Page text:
POMPANO BEACH, Fla. – The first COVID-19 vaccinations are underway at U.S. nursing homes, where the virus has killed more than 110,000 people, even as the nation struggles to contain a surge so alarming it has spurred California to dispense thousands of body bags and line up refrigerated morgue trucks.
With the rollout of shots picking up speed Wednesday, lawmakers in Washington closed in on a long-stalled $900 billion coronavirus relief package that would send direct payments of around $600 to most Americans. Meanwhile, the U.S. appeared to be days away from adding a second vaccine to its arsenal.
At the same time, a major snowstorm pushing its way into the Northeast raised concern it could disrupt distribution of the first vaccine.
Nursing home residents in Florida began receiving shots Wednesday, after nearly 2,000 such vaccinations were administered in West Virginia on Tuesday. Thousands more are scheduled there in the coming days. Other states are expected to follow soon.
The elderly and infirm in long-term care have been among the most vulnerable to the virus and, together with health workers, are first in line to get the limited, initial supplies of the vaccine developed by Pfizer and Germany's BioNTech. Nursing home residents and workers account for more than one-third of the nation's 300,000 or so confirmed deaths from COVID-19.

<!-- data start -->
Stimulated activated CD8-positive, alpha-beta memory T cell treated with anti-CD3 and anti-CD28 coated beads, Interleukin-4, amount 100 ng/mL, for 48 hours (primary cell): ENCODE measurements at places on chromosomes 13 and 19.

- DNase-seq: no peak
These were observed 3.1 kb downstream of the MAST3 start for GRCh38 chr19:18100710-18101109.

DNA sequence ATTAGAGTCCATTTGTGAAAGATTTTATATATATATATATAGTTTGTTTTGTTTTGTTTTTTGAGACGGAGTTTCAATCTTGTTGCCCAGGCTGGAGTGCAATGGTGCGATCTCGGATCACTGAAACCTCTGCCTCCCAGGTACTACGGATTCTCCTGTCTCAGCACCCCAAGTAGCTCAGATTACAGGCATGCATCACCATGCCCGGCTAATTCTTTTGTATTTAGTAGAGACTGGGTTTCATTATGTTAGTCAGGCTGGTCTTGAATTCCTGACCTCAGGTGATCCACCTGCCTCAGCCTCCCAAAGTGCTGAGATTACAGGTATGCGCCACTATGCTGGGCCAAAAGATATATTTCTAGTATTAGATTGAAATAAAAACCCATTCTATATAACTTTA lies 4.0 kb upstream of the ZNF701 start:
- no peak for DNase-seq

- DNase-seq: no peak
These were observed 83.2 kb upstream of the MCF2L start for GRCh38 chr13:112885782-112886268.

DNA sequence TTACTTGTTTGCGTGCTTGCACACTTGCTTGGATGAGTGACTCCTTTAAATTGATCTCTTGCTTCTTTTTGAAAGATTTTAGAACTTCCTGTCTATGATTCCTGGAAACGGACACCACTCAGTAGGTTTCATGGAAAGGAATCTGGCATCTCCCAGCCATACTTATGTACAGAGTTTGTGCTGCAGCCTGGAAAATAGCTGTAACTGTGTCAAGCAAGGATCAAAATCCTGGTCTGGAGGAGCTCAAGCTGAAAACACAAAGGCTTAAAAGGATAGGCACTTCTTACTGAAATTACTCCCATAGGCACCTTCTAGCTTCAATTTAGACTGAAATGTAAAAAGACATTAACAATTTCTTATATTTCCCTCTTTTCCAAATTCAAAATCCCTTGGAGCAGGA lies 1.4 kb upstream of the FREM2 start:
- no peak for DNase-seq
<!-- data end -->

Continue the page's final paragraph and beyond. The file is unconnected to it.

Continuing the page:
In Florida, the longtime retirement haven whose 141,000 nursing home residents are the second most of any state behind California, eagerness to get the vaccine was mixed with some anxiety.
“I hope it will help me from getting COVID,” said 88-year-old retired schoolteacher Vera Leip, a resident of John Knox Village near Fort Lauderdale. “I don’t know anything about it, but I would prefer not to have it.”
The home is not requiring its employees to get the vaccine, and only 80 of the 200 staffers in the skilled nursing facility volunteered for the first wave, said Mark Rayner, its director of health services. He said many of those declining the shot are African-American and don’t trust it, given the nation's history of medical experimentation on Black people.